When the virus becomes suspended in droplets smaller than five micrometers ―known as aerosols― it can stay suspended for about a half-hour, researchers said, before drifting down and settling on surfaces where it can linger for hours (in the study’s experimental setup, the virus stayed suspended for three hours, but it would drift down much sooner under most conditions). The finding on aerosol in particular is inconsistent with the World Health Organization’s position that the virus is not transported by air.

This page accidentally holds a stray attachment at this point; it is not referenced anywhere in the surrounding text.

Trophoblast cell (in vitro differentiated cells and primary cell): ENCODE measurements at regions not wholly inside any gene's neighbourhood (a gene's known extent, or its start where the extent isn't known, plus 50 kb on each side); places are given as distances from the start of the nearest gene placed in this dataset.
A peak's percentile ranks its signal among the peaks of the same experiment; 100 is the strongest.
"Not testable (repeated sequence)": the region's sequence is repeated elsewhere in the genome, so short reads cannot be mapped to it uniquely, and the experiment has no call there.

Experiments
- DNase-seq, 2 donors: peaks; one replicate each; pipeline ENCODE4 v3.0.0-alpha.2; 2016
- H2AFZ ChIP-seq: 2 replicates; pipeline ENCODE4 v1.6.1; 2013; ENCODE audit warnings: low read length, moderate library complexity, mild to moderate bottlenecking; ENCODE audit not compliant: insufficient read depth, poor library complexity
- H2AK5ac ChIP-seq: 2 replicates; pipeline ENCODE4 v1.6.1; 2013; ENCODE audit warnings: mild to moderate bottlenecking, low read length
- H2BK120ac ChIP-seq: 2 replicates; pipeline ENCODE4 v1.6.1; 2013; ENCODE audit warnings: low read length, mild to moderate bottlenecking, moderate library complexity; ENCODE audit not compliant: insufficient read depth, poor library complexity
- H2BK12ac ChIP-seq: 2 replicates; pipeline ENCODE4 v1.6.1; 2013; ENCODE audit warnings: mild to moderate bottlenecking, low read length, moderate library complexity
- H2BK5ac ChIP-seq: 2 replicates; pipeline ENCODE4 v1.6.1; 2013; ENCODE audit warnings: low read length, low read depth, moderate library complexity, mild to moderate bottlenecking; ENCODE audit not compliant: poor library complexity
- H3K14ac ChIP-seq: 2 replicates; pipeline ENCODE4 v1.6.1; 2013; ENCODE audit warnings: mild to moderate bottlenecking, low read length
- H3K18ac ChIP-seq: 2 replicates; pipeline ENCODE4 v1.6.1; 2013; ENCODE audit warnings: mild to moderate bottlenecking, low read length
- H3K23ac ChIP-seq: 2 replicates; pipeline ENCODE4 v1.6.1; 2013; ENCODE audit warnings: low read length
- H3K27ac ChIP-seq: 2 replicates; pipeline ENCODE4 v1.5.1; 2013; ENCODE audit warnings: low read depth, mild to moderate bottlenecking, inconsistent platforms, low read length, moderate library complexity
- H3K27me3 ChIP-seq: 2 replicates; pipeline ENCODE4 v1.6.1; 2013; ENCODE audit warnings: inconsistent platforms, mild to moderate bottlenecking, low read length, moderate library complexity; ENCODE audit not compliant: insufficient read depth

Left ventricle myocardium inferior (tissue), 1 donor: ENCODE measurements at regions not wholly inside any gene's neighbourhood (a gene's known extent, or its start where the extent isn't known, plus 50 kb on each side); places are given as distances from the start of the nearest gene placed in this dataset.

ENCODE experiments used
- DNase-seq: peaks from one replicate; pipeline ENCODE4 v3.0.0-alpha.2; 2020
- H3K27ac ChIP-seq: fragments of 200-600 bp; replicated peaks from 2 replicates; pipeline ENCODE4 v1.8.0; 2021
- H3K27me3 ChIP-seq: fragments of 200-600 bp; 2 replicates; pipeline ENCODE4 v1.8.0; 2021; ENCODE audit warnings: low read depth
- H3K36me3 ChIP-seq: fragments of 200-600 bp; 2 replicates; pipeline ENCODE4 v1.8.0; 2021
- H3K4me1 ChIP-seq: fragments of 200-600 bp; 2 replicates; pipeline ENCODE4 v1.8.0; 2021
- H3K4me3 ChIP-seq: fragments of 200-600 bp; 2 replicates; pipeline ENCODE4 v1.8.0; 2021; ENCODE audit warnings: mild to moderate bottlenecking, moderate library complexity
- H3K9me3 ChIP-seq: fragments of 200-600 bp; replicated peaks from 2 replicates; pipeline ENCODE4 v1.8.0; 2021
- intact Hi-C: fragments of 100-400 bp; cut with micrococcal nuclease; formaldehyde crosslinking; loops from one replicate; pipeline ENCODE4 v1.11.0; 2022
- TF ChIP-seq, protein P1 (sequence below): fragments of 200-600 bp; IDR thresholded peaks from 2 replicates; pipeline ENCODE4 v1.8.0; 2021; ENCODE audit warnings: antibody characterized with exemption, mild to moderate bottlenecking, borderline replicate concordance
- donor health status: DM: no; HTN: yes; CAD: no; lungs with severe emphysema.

For weeks experts have maintained that the virus is not airborne. But in fact, it can travel through the air and stay suspended for a long period of time.
In this way, the virus does not linger in the air at high enough levels to be a risk to most people who are not physically near an infected person. But the procedures health care workers use to care for infected patients are likely to generate aerosols.
Link to the paper: https://doi.org/10.1056/NEJMc2004973
Editorial Disclaimer: information published during the 2020 COVID-19 pandemic may be updated frequently to reflect the dynamic nature of current understanding.